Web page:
Sodomy Laws in California: Penal Code Section 286

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You will need an aggressive and reputable criminal defense lawyer if you face sodomy charges under California Penal Code §286.

A conviction under this law could ruin your life.

California Penal Code section 286 charges carry significant prison time, and a conviction under this statute means you must register as a sex offender.

San Diego criminal defense attorney Kerry L. Armstrong and his associates at the Law Offices of Kerry L. Armstrong, APLC, possess the knowledge and skill to provide you with unparalleled representation.

Dedicated to superior service and personal support, Kerry and his team have tried over 100 criminal jury trials in their collective 40+ years of defending people’s rights.

They understand what it takes to give you the best chance possible to minimize the impact a sodomy charge has on your life.

To schedule a free consultation, please contact us today. 

California’s Definition of Sodomy

According to Penal Code section 286, sodomy is defined as “sexual conduct consisting of contact between one person’s penis and another person’s anus.” Any sexual penetration, no matter how minor, is enough to commit the crime of sodomy.

Sexual penetration is a broad term that refers to a variety of acts, regardless of the degree of penetration or bodily fluid exchange.

When Is Sodomy Considered a Crime?

According to Penal Code section 286, sodomy is a crime in California when:

  • It involves a minor who is younger than eighteen; and 
  • It is accomplished through the use of force, violence, coercion, threat, or fear of immediate and unlawful bodily harm to the victim or another person; or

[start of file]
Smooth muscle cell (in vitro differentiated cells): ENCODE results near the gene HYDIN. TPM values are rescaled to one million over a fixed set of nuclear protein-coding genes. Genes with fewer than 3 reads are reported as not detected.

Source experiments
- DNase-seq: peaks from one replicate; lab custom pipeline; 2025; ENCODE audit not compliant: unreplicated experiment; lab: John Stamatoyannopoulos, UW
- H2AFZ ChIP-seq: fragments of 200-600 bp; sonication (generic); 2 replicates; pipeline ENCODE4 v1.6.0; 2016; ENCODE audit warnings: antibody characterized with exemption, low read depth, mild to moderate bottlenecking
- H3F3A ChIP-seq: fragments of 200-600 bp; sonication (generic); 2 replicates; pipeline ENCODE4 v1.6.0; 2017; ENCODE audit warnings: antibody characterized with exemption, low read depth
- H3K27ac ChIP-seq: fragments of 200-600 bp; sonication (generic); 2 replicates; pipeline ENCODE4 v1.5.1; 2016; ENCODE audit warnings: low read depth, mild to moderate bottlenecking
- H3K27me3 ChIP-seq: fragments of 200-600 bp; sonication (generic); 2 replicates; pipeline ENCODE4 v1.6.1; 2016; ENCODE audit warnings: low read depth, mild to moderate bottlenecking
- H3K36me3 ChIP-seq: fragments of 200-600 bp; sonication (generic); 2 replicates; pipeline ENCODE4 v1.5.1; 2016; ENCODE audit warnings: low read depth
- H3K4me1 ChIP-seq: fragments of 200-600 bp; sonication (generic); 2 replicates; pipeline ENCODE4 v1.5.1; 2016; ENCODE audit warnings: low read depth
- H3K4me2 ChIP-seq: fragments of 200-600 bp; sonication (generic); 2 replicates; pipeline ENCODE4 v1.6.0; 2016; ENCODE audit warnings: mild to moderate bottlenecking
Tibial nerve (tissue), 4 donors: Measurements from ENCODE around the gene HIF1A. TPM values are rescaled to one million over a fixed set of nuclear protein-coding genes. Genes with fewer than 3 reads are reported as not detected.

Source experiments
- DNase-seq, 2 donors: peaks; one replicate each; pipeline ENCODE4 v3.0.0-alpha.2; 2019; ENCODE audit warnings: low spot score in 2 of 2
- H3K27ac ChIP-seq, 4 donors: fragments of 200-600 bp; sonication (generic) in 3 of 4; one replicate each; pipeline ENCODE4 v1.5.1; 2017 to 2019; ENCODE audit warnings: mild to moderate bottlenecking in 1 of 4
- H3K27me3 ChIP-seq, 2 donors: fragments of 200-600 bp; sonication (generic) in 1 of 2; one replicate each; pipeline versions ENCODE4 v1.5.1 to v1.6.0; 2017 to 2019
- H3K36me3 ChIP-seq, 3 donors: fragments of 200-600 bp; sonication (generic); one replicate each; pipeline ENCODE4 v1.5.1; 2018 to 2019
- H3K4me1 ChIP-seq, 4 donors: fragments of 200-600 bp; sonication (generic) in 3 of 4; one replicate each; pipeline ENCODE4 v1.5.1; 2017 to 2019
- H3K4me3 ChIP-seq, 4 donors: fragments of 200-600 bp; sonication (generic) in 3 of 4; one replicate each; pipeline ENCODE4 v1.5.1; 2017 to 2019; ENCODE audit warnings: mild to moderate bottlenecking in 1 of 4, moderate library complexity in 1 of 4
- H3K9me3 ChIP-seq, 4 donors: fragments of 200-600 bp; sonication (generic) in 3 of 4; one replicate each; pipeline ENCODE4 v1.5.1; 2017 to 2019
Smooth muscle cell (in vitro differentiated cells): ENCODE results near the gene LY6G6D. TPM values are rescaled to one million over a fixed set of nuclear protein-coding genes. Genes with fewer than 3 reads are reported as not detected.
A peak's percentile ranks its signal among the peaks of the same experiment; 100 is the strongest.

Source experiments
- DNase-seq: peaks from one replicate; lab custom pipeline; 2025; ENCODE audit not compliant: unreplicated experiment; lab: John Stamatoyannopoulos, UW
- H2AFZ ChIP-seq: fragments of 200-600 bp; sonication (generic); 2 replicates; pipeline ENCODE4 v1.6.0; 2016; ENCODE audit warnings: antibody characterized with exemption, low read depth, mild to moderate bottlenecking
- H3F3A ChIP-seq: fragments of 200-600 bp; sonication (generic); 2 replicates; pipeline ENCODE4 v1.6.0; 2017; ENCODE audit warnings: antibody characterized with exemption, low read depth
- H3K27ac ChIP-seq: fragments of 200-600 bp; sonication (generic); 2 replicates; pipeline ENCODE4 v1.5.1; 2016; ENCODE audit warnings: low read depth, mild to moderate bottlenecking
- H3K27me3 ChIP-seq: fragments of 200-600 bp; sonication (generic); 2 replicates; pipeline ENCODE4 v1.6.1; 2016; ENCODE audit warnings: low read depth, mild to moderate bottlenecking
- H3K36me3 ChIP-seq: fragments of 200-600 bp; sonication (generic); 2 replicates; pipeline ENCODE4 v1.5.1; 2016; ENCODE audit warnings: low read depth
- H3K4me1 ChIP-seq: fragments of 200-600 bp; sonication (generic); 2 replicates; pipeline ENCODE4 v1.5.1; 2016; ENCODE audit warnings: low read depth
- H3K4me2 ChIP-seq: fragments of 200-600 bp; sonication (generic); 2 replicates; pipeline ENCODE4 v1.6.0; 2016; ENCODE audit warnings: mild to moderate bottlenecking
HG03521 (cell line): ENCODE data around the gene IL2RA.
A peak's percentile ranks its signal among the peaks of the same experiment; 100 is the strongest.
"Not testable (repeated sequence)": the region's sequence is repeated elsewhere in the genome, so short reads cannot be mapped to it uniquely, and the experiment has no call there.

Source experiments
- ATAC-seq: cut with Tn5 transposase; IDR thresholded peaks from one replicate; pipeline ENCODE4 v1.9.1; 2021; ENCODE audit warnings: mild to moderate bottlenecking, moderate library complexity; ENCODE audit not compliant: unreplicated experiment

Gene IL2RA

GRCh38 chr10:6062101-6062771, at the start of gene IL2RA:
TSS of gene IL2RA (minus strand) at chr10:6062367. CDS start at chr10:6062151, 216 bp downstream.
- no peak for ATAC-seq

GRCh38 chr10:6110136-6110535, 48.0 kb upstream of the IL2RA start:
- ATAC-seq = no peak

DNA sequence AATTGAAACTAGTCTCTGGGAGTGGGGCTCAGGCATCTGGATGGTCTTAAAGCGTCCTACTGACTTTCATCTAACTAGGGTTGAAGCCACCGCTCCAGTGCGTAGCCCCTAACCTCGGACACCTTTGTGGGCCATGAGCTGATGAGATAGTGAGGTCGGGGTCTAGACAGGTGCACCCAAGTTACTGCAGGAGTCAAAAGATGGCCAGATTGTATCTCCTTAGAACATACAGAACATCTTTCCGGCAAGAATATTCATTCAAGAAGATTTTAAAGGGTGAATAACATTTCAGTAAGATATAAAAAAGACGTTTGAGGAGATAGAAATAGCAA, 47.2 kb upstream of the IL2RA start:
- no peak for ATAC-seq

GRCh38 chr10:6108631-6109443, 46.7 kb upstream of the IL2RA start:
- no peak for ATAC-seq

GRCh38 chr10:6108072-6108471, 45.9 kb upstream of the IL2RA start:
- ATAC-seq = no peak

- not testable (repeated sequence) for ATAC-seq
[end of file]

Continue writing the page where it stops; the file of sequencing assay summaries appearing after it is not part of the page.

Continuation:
• It is performed on someone unable to consent due to intoxication, a mental illness, a physical disability, or unconsciousness; or 
  • It is done with another jail or prison inmate, regardless of their age or consent.

Essentially, the presence or absence of consent determines whether sodomy is legal, as well as the age of the persons involved.

How Does California Define Consent?

In California, “consent” is defined as positive cooperation in an act or attitude based on free will. The person must act freely and voluntarily and be aware of the nature of the act or transaction in question.

The age of consent is 18 in California, which means that a minor cannot consent to sodomy with an adult other than their spouse.

Possible Repercussions of the Sodomy Charge?

Sodomy can be charged as a misdemeanor or felony in California, depending on the circumstances. This is because sodomy is classified as a “wobbler,” which means it has a variable sentence.

Depending on the severity of the offense, the defendant’s criminal history, and other similar factors, a sodomy charge may result in fines or imprisonment, among other consequences.

Misdemeanor penalties include a maximum of one year in county jail and a $1,000 fine.

Felony penalties range from one year in jail to fourteen years in prison, depending on the specific offense and aggravating factors. Registration as a sexual offender is required.

Enhanced Penalties for Aggravating Factors

For factors that make charges of sodomy under Penal Code section 286 more serious, there are harsher penalties outlined below. 

Sodomy with a Minor

  • Offender over 21 and a victim under 16: A felony punishable by up to three years in state prison.
  • An offender under 21 with a victim aged 16 or 17: Misdemeanor punishable by up to a year in county jail or state prison.
  • Victim under 14 and over ten years younger than the offender: A felony punishable by three to eight years in state prison.

Sodomy with Force, Violence, Duress, Threats, or Fear

  • If a victim is over the age of 14, and force or fear is used, the offender faces a felony punishable by seven to eleven years in state prison.